Rep 7: Tony Jones Jr. run
Here’s what happened: Not much. It’s just Jones running in a straight line in 11-on-11.
Here’s what’s interesting: What defensive set would have James Onwualu on the field with Jalen Elliott and Jonathan Jones? Probably the third-team nickel based on what we saw last weekend. Onwualu is the third nickel right now. Safe to say you’ll never see this lineup combination in an actual game. Tommy Kraemer pops up in the background in what’s probably the second-team offense considering Nic Weishar is out there.
Rep 8: Chase Claypool catch
Here’s what happened: DeShone Kizer gets a perfect pocket and makes a perfect throw over the middle. Tommy Kraemer and Trevor Ruhland are part of that protection. Tony Jones Jr. leaks out at the end into the flat uncovered. Kizer has options all over the field against this freshman-heavy defensive set that includes Julian Okwara.
Here’s what’s interesting: Man, what a throw by Kizer, dropping this pass over two second-level defenders while leading Claypool away from cornerback Troy Pride Jr. and in front of safety D.J. Morgan. Odd to see Kizer working with all these freshmen, opposed to Brandon Wimbush, but maybe this is a sign of the coaching staff giving a more aggressive audition to the young skill players. Pride has no shot at defending this one, not with Claypool’s body and Kizer’s accuracy. Te’von Coney got absolutely roasted by Nic Weishar here based on the linebacker’s, “Oh, crap” turn and run to keep up the tight end.
Rep 9: Shaun Crawford pass breakup
Here’s what happened: Malik Zaire is behind on a throw over the middle to C.J. Sanders and Shaun Crawford gets a hand on the ball to break it up. If Zaire was a little more accurate and this was a game situation, safety Drue Tranquill would have drilled Sanders in the back. Basically, Sanders wasn’t that open and the throw wasn’t that sharp. Zaire is working with the first-team offense and against the starting defense. Based on the wide shot it doesn’t look like anything was open, with Nyles Morgan and Te’von Coney in good coverage.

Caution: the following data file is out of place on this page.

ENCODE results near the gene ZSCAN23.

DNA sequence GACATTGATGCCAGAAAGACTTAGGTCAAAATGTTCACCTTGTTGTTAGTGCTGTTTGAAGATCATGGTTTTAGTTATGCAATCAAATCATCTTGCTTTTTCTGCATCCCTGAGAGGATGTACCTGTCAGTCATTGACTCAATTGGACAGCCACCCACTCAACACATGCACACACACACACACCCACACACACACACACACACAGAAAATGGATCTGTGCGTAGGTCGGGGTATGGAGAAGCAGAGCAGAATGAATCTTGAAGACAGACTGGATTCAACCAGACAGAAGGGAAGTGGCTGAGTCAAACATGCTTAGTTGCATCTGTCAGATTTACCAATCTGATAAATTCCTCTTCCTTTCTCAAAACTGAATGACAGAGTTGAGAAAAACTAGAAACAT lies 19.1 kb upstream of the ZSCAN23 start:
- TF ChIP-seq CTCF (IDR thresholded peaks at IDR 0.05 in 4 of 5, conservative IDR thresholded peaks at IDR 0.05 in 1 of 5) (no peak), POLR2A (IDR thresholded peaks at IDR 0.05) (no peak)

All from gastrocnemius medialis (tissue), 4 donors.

Here’s what’s interesting: Did Quenton Nelson block Jerry Tillery into Lake Maxinkuckee? This is one hell of a pocket. I mean, seriously. Tristen Hoge is working as the first-team right guard, which is interesting. Coney is running as the starting Will linebacker, also interesting. The staff wouldn’t be rotating if they didn’t think those jobs had multiple candidates. But man, what pass protection here. The closest pass rusher is five yards away at the point of Zaire’s release. Cool to see Corey Robinson chatting up Chase Claypool in the background.